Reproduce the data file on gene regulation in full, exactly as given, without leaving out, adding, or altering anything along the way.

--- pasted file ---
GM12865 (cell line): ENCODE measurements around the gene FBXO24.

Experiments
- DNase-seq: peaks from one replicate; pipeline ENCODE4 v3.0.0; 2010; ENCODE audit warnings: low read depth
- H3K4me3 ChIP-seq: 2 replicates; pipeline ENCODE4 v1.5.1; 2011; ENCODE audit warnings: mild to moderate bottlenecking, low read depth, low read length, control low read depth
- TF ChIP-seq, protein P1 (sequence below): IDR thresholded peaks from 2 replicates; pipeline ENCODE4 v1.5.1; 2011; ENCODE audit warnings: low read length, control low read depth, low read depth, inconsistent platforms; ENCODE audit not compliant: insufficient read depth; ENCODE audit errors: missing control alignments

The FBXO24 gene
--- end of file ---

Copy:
GM12865 (cell line): ENCODE measurements around the gene FBXO24.

Experiments
- DNase-seq: peaks from one replicate; pipeline ENCODE4 v3.0.0; 2010; ENCODE audit warnings: low read depth
- H3K4me3 ChIP-seq: 2 replicates; pipeline ENCODE4 v1.5.1; 2011; ENCODE audit warnings: mild to moderate bottlenecking, low read depth, low read length, control low read depth
- TF ChIP-seq, protein P1 (sequence below): IDR thresholded peaks from 2 replicates; pipeline ENCODE4 v1.5.1; 2011; ENCODE audit warnings: low read length, control low read depth, low read depth, inconsistent platforms; ENCODE audit not compliant: insufficient read depth; ENCODE audit errors: missing control alignments

The FBXO24 gene